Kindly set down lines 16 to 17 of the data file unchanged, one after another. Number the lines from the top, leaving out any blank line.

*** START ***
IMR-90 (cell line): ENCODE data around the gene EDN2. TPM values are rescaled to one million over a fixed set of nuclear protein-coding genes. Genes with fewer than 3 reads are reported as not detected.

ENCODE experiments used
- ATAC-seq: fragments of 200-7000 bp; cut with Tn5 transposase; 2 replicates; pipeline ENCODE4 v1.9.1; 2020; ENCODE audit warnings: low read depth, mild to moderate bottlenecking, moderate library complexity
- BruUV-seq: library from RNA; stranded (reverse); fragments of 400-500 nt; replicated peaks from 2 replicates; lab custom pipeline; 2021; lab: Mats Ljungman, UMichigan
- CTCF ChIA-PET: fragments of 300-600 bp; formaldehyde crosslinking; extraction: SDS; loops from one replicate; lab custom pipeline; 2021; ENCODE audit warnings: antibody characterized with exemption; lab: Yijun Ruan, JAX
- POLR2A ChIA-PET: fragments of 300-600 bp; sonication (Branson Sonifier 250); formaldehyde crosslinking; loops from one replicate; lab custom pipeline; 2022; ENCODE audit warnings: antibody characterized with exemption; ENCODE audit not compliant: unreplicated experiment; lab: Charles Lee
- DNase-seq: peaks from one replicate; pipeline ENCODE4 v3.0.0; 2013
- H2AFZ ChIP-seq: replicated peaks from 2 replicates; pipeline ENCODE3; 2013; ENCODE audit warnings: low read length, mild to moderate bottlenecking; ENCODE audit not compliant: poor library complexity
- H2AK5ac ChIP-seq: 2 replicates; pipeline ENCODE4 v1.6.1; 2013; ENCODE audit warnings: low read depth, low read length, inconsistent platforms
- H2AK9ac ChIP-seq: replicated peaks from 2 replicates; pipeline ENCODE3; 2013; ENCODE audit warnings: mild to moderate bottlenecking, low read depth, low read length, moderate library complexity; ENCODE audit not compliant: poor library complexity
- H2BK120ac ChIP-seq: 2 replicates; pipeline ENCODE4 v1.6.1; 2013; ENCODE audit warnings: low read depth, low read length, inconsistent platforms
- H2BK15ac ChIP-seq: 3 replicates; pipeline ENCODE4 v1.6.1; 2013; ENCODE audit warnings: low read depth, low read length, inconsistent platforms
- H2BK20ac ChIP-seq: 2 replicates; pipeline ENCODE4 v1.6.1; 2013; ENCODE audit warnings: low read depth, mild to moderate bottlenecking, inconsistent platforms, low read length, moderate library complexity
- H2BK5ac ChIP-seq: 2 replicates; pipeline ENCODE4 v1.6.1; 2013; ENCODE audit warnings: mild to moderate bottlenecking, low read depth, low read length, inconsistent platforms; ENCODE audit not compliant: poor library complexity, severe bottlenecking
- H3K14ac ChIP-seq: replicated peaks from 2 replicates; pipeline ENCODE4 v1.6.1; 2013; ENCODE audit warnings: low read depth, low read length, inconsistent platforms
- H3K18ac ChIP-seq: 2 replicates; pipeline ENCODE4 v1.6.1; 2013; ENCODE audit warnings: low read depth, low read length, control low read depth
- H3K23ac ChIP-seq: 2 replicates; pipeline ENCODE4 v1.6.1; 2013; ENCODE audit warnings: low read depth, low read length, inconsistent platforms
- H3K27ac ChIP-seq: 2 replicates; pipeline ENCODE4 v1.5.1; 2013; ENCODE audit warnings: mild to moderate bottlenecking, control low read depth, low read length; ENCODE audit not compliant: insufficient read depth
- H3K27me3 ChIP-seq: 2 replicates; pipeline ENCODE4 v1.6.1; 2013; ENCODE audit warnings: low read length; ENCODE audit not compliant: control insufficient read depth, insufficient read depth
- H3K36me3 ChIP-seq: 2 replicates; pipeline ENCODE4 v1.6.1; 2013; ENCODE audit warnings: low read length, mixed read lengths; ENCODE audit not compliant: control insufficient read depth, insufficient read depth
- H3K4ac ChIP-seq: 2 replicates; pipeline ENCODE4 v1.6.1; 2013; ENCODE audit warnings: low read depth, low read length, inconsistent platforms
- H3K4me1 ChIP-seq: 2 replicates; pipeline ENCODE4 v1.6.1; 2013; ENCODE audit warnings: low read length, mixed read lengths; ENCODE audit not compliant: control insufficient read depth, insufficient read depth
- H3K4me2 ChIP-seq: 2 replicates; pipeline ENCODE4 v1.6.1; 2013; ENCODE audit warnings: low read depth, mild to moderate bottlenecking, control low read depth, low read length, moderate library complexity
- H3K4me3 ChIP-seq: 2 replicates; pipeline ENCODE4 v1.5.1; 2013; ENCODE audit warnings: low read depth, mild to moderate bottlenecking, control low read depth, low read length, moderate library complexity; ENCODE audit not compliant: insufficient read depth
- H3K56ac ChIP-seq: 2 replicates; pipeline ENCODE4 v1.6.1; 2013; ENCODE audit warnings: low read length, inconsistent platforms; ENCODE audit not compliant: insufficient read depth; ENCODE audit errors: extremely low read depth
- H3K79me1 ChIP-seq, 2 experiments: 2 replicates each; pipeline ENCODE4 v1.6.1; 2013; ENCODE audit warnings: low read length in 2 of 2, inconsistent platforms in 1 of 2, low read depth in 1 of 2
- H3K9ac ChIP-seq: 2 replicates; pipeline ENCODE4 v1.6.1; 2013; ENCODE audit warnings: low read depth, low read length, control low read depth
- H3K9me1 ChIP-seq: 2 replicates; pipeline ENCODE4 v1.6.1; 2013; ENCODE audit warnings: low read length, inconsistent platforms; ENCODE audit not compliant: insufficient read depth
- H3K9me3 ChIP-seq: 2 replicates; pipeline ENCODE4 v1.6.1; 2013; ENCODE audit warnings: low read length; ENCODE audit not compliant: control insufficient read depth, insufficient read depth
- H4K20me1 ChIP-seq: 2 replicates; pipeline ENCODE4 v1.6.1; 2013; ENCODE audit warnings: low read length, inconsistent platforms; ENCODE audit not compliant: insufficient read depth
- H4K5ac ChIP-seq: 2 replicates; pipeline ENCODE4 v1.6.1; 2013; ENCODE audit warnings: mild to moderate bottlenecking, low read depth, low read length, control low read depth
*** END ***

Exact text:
- H3K18ac ChIP-seq: 2 replicates; pipeline ENCODE4 v1.6.1; 2013; ENCODE audit warnings: low read depth, low read length, control low read depth
- H3K23ac ChIP-seq: 2 replicates; pipeline ENCODE4 v1.6.1; 2013; ENCODE audit warnings: low read depth, low read length, inconsistent platforms